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Migraine

Introduction

Migraine is a type of neurovascular headache and primarily a disorder of brain. It is a neural phenomena produced by blood vessel dilation, which causes headache and additional nerve activation. Patterns of migraine attacks differ widely among patients. Some times migraine can be unresponsive to treatment or confused with other diagnoses.

Classically migraine can be described as a paroxysmal disorder accompanied by headache that is usually unilateral at onset, which can be associated with nausea, anorexia, and vomiting. Migraine onset can be preceded by auras and disturbance of vision, sensation, motor coordination, or Mood.

Rare vascular headaches have been associated with mitochondrial myopathy, encephalopathy, lactacidosis, and headaches are a common variant of MELAS syndrome.

Diagnostic dilemma of migraine
Various factors such as location, duration, and qualities of the headache, including the conditions that provoke, relieve, or exacerbate the migraine should be observed carefully. A definitive diagnosis of migraine should include ascertaining if headache is chronic, has an acute onset, or is remitting-relapsing.

Three basic questions can make a diagnosis of migraine:

  • Degree of disability accompanying the headaches
  • Whether nausea links the headaches
  • Whether the patient sensitive to light.

Two positive answers would reveal that the condition is migraine.

Nonpharmacologic treatment of migraine
Nonpharmacologic approaches to migraine include:

 Patient education
 Stress management .
 Lifestyle modification
 Avoidance of migraine triggers.
If the number of migraine attacks exceeds 6 per month and interferes with the patient's daily routine, preventive therapy should be considered. Preventive measures are based on both pharmacologic and nonpharmacologic approaches

Goal of prophylaxis for migraine include:
Reduce the severity, frequency, and duration of attacks and their associated disabilities.

The USA National Headache Foundation consensus statement on migraine prevention has suggests that the clinicians should assess migraine-related impairment during and between attacks and also included revised guidelines for prophylactic therapy (Table1).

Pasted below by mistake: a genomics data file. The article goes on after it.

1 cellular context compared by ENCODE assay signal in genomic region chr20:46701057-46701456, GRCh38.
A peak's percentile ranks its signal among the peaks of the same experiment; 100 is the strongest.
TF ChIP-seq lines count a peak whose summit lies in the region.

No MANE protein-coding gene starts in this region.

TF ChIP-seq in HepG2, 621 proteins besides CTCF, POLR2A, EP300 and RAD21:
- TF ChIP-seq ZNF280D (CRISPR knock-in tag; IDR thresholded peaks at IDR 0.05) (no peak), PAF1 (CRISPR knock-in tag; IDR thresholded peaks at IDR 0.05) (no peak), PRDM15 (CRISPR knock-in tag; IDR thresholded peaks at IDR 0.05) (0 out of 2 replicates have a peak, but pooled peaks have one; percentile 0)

New Investigational therapies:
CGRP (Calcitonin gene-related peptide receptor) antagonists target key components of the trigeminal sensory neuro inflammatory response.

Cutting edge molecular profiling studies looking at gene expression during chronic pain are now being used to reveal the cell biology of pain and new potential therapeutic targets.

Hypotheses that primary CNS dysfunction, trigeminovascular activation, pain perception and activation of associated neural circuits is involved in affective functions, this provides a framework to design and test future migraine treatment strategies.

Conclusion
Migraine is one of the most common neurological disorders, involving periodical attacks of headache and nausea as well as a plethora of other symptoms. Migraine treatment has evoked a great response in the clinical domain in the past decade. Considerable progress has been made in the .treatment protocol. Novel and new approaches targeting specific cellular mechanisms could well enhance the migraine therapeutic index, which is a dire necessity for the troubled patient community. Days are not far ahead where migraine could no longer be a treatment headache.

References

  • Pearce JM5. Headache. In: Weatherall DJ, ledingham JGG, Warrell DA, eds. Oxford Textbook of Medicine.3rd ed. Vol 3. New York: Oxford University Press;1996:4022-4029.
  • Raskin NH. Headache. In: Kasper DL, Braunwald E, Fauci AS, et al, eds. Harrison's Principles of Internal Medicine. 16th ed. Vol 1. New York: McGraw-Hill; 2005:85-94.
  • Myra Partridge. Enhance migraine care by stepping up physician-patient communication. Information accessed from www.appneurology.com.2007; 3 (5):1-3 ason 06-07-07.
  • Ramadan NM. Current trends in migraine prophylaxis. Headache. 2007; 47 Suppl1 :S52-57.
  •  Modi S, lowder DM. Medications for migraine prophylaxis. Am Fam Physician. 2006; 73(1 ):72-78.
  • Hargreaves R. New migraine and pain research. Headache. 2007; 47 Suppl1 :S26-43.
     
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